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American Factory

The riveting documentary about an Ohio factory and the future of work is now on Netflix.

Alissa Wilkinson covers film and culture for Vox. Alissa is a member of the New York Film Critics Circle and the National Society of Film Critics.

Metacritic score: 84 out of 100

In December 2008, the last truck rolled off the assembly line of the GM plant in Dayton, Ohio. The plant’s closing left thousands of people out of work. Then in 2014, a Chinese company reopened the factory and hired a largely local workforce to make automotive glass. American Factory is a documentary about the reopening, and the ensuing cultural clashes that put some bumps in the road. (It’s also the first film from Higher Ground, Barack and Michelle Obama’s production company, which has partnered with Netflix to distribute a slate of programming.)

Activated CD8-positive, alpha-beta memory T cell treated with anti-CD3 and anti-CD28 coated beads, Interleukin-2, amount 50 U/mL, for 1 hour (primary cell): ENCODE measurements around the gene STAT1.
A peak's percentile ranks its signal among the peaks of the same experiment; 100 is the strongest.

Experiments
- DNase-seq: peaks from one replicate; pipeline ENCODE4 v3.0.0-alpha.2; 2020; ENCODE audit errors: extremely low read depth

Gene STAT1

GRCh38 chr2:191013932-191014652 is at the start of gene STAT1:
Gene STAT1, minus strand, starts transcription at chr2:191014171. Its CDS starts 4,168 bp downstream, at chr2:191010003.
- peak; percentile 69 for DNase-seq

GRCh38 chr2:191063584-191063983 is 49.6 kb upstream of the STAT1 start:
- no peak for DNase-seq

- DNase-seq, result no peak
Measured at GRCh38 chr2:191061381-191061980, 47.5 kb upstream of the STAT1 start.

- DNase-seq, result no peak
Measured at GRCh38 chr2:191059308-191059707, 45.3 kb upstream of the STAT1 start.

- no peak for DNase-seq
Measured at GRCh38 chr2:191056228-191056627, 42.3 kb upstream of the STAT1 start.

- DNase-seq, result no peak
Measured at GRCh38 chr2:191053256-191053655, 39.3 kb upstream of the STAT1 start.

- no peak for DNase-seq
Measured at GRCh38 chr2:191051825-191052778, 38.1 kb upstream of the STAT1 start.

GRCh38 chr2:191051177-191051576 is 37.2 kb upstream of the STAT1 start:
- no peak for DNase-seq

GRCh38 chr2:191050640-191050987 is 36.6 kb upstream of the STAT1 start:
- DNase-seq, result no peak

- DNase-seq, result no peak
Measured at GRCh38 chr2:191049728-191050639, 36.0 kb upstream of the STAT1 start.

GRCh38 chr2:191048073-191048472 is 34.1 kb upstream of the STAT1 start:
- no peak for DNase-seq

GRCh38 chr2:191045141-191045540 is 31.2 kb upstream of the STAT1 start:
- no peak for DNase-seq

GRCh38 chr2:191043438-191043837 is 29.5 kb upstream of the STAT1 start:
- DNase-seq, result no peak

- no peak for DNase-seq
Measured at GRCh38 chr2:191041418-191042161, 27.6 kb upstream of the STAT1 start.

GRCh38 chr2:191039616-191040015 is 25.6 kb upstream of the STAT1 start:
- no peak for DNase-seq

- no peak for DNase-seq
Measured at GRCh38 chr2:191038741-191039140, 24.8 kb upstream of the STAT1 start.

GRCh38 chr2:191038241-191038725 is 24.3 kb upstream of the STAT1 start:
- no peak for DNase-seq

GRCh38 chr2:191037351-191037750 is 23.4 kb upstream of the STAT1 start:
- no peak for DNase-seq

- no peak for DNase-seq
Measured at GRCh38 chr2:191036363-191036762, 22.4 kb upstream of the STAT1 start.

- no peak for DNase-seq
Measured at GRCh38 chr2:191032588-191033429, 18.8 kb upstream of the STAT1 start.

Directed by veteran documentarians Steve Bognar and Julia Reichert, American Factory follows along — mostly in fly-on-the-wall fashion — as Daytonians who struggled after they were laid off from GM rejoice over being rehired by the new company, but soon find that their expectations about labor practices and corporate culture don’t align with the new management’s ideals. And when the workers at Fuyao Glass America decide to unionize, trouble arises.

Reichert and Bognar train their cameras not just on the people in their story, but on the tasks and materials of factory work, giving audiences less familiar with the experience an idea of just how complicated and difficult the job is, and how valuable skilled labor is as well. It is through this approach that American Factory tackles the challenges of globalization with much more depth and nuance than most reporting on the topic, precisely because it steps back to watch a story unfold over time and resists easy generalizations. It’s both soberly instructive and fascinating.

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